In December 2004 it was clear to the FSA that significant numbers of insurance businesses who had applied for authorisation under the new regime effective 14/1/05 would not get it by the deadline. Was it going to be regulatory Armageddon? Find out
HM Treasury in the Financial Services Authority
14 January 2005 was the date on which the marketing, selling and administration of insurance became regulated by the Financial Services Authority and governed by the Financial Services and Markets Act 2000, related statutory instruments and the FSA's "Handbook" of rules.
All of the new rules had been in place for many months before this, with the in force date set for just as long, but nevertheless come late 2004, many insurers throughout the UK were caught with their authorisations down and realised that although they had applied for authorisation, they were very unlikely to get it by the 14 January deadline.
Representations were made to the authorities and fortunately a realistic decision was taken: an order was handed down by H M Treasury on 16 December 2004 which put in place transitional arrangements for general insurance intermediaries. The order applied to those intermediaries whose authorisation applications had not been completed satisfactorily by 14 January 2005.
For these insurance businesses, a new status of "interim authorisation" was created. The effect of this was that even if an insurance business were not fully authorised by 14 January 2005, it would be regarded as authorised for the purposes of the FSA's rules, the supervisory jurisdiction and the associated sanctions and penalties which the FSA can apply.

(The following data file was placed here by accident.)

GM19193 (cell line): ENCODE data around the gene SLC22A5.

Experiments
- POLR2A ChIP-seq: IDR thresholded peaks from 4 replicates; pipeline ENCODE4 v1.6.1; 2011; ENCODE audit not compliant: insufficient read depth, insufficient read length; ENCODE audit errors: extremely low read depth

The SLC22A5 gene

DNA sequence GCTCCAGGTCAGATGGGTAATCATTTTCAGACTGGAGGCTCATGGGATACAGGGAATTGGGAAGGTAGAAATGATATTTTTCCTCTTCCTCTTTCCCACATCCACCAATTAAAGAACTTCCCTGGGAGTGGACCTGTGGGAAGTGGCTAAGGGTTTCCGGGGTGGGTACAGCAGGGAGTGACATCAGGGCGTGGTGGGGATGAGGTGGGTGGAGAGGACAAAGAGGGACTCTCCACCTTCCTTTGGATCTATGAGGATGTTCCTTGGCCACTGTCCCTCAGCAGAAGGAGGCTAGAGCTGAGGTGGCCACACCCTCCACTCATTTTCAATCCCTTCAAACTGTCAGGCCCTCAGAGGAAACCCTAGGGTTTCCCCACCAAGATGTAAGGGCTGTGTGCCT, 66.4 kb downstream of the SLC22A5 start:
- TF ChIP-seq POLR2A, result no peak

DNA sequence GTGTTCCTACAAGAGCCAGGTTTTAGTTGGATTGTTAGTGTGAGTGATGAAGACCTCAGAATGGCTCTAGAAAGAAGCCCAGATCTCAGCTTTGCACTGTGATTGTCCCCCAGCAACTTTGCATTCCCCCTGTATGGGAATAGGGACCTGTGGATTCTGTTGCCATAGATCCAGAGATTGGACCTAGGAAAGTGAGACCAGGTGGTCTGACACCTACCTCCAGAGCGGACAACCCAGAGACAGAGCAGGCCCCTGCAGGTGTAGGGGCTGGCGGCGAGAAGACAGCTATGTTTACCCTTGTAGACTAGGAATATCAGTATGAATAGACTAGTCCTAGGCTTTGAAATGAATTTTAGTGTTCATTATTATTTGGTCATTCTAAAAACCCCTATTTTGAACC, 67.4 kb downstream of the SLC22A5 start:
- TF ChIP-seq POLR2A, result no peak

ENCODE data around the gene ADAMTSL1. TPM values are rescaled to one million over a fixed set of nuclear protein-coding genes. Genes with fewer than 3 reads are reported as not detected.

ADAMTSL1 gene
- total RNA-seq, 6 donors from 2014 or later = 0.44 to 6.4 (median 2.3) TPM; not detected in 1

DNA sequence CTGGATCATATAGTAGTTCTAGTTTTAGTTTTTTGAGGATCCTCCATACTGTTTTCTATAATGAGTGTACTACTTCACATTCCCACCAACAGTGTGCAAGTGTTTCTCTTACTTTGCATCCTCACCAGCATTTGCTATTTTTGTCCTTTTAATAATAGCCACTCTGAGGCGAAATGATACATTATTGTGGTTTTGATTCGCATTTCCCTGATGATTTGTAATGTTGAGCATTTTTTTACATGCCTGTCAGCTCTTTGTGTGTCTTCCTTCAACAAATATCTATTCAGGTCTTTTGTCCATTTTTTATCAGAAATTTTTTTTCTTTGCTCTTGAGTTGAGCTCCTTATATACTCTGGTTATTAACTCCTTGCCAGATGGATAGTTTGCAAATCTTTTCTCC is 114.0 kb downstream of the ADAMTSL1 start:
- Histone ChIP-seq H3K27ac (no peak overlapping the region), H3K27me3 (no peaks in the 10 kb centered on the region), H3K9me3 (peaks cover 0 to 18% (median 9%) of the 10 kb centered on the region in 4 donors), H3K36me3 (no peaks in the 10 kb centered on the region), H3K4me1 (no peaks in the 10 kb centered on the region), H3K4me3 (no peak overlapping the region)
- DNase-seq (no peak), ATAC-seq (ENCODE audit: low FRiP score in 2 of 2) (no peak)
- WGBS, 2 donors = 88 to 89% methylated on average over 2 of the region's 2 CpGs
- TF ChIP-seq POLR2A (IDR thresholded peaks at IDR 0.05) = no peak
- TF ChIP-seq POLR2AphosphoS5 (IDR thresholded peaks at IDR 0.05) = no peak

This interim status would continue to apply until the business in question was granted authorisation, withdrew with FSA consent or the application was refused. In addition, a longstop date of 14 January 2006 was designated. From this date, there will be no more "interim authorised status" and any insurance business enjoying only that status as of 14/1/06, will be regarded as unauthorised and will have to immediately cease all activity in relation to insurance.
Another important provision in the "Interim Permitted General Insurance Intermediaries Instrument 2005" is a requirement that all interim authorised firms, in disclosures which comply with the relevant provisions in the FSA Handbook, must make clear to consumers that they are only authorised on an interim basis and that they are not members of the Financial Services Compensation scheme.
Why this matters:
One imagines that the sheer numbers of insurance businesses that were caught out by the looming FSA deadline must have been a relevant factor in the pragmatic decision to create this new interim authorised status. Otherwise, the FSA's task of enforcing the regulations against such high numbers of miscreants would have stretched its resources beyond their limits. It means that not having fully authorised status will not necessarily prevent an insurance business from marketing or supplying insurance products, but to enjoy this special provisional status it must be established that the relevant authorisation application was filed before 14 January 2005.